Fall 2011 not offered
This course presents a comprehensive survey of the major landmarks in modern European philosophy in the 19th century, from the German idealists to Nietzsche. Beginning with the problems generated by Kant's doctrine of transcendental idealism, this course charts the flourishing of German idealism (Fichte, Hegel) and its eventual dissolution when it was confronted with rival conceptions of individual religious experience (Kierkegaard) and social emancipation (Marx), culminating in a radically antifoundationalist challenge to both epistemology and ethics (Nietzsche).
||Gen Ed Area Dept:
|Course Format: Lecture / Discussion||Grading Mode: Student Option|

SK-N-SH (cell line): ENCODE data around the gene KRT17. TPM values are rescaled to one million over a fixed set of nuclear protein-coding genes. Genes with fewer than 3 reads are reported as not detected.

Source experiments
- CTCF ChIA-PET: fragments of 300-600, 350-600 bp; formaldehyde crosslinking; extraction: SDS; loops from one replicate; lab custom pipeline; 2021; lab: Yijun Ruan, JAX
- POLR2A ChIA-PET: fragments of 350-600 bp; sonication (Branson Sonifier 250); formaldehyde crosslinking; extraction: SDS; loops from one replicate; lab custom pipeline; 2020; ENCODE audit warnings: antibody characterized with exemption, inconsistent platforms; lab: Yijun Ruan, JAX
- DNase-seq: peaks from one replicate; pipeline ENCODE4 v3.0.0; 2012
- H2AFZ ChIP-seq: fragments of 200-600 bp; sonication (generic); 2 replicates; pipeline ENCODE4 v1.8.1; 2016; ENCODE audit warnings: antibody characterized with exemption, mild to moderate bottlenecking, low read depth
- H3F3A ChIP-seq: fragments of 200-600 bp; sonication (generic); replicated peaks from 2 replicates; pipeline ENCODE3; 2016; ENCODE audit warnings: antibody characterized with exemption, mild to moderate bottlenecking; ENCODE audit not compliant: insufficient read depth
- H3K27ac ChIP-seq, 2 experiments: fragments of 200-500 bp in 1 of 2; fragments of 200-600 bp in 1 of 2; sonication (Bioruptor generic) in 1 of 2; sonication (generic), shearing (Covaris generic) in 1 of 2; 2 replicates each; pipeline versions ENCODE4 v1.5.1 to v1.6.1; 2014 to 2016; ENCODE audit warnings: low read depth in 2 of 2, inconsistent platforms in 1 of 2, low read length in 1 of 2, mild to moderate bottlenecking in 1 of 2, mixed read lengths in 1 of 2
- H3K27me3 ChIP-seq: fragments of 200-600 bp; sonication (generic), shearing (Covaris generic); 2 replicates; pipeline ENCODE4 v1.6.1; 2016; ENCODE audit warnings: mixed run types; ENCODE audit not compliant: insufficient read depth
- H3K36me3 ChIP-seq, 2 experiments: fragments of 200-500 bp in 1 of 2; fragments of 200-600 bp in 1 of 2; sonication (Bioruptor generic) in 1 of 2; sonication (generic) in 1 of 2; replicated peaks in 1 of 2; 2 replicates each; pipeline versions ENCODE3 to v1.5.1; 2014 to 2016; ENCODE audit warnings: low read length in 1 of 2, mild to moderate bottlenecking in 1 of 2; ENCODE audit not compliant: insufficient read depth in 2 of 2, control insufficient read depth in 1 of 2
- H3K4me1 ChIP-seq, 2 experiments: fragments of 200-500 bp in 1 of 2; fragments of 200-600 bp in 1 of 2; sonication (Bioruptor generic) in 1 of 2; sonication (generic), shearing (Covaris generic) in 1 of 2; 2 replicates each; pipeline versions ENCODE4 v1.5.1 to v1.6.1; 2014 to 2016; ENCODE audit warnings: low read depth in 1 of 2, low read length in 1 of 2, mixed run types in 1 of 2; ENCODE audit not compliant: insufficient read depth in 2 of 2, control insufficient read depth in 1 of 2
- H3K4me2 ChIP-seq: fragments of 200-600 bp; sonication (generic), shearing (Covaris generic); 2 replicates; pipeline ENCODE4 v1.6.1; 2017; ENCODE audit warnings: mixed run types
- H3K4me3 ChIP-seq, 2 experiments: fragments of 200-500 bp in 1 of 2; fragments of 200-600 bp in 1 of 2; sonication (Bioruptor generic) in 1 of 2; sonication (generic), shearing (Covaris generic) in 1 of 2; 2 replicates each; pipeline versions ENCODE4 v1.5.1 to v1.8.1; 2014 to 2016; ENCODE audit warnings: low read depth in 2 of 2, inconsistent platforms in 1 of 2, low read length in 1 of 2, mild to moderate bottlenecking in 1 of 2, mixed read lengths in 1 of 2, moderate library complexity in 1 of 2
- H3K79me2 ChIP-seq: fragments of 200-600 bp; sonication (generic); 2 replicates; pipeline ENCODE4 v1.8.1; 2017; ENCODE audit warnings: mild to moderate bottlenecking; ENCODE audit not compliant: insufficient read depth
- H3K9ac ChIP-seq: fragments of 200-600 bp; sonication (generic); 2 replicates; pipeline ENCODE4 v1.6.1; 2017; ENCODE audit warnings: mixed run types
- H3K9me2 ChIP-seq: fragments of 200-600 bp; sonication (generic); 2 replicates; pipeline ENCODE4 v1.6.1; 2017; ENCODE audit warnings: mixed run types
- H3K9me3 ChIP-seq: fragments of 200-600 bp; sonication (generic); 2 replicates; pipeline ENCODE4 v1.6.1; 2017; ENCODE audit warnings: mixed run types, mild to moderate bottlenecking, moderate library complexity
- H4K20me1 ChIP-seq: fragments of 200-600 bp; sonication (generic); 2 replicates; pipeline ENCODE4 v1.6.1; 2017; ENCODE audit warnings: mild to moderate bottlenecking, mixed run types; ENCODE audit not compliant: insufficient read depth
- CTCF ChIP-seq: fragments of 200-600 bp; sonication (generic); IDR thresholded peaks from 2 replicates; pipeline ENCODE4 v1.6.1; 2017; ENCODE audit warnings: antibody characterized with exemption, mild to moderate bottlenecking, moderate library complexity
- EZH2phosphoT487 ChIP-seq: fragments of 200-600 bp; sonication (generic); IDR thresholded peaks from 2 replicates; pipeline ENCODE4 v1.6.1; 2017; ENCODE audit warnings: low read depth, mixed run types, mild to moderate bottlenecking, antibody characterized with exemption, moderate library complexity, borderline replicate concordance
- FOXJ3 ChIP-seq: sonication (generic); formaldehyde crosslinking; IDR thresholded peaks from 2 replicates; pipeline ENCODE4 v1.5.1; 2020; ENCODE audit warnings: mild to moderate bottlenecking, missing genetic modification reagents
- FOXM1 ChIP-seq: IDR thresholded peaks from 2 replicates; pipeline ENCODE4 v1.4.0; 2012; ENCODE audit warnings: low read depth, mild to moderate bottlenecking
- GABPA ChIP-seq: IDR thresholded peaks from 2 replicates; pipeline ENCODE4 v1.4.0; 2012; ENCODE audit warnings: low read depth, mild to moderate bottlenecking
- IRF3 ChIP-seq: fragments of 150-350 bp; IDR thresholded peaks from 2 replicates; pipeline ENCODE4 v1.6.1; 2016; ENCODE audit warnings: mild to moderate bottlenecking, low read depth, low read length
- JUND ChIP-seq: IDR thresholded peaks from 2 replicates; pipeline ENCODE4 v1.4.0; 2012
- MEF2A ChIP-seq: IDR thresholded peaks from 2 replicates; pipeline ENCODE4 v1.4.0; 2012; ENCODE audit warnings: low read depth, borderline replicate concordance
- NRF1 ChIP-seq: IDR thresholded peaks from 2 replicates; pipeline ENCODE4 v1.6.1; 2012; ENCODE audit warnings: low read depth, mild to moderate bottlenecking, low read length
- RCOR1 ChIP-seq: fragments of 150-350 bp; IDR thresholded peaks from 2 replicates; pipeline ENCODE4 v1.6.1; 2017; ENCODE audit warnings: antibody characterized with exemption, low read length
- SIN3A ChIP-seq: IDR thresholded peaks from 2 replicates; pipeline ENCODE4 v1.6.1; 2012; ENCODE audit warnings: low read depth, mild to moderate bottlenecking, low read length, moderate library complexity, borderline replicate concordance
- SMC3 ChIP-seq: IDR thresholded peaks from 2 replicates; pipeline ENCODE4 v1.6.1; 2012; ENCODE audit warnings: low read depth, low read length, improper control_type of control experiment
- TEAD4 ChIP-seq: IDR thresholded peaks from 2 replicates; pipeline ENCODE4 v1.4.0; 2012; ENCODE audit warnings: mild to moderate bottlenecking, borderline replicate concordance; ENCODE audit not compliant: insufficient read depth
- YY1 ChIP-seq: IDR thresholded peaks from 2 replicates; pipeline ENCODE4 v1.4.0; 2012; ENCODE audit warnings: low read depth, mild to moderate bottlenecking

||Prerequisites: Any Philosophy Course
||Fulfills a Major Requirement for: (CEAS-Phil/Reli)(COL)(PHIL)(PHIL-Philosophy)(PHIL-Social Jus)(SISP-Phil Mind)
Readings will include selections from Kant's CRITIQUE OF PURE REASON, Fichte's SCIENCE OF KNOWLEDGE, Hegel's PHENOMENOLOGY OF SPIRIT and LECTURES ON THE PHILOSOPHY OF HISTORY, Marx's ECONOMIC AND PHILOSOPHIC MANUSCRIPTS OF 1844, Kierkegaard's FEAR AND TREMBLING, Nietzsche's GENEALOGY OF MORALS, and other works.
|Examination and Assignments: |
Three papers, and weekly comments on the assigned readings. In-class participation is essential and will be factored into the final grade.
|Additional Requirements and/or Comments: |
We will be engaging deeply with some of the most influential and exhilarating texts in the modern European philosophical canon. The texts will demand serious attention; our aim will be to develop a careful and rigorous appreciation for the main arguments and themes.
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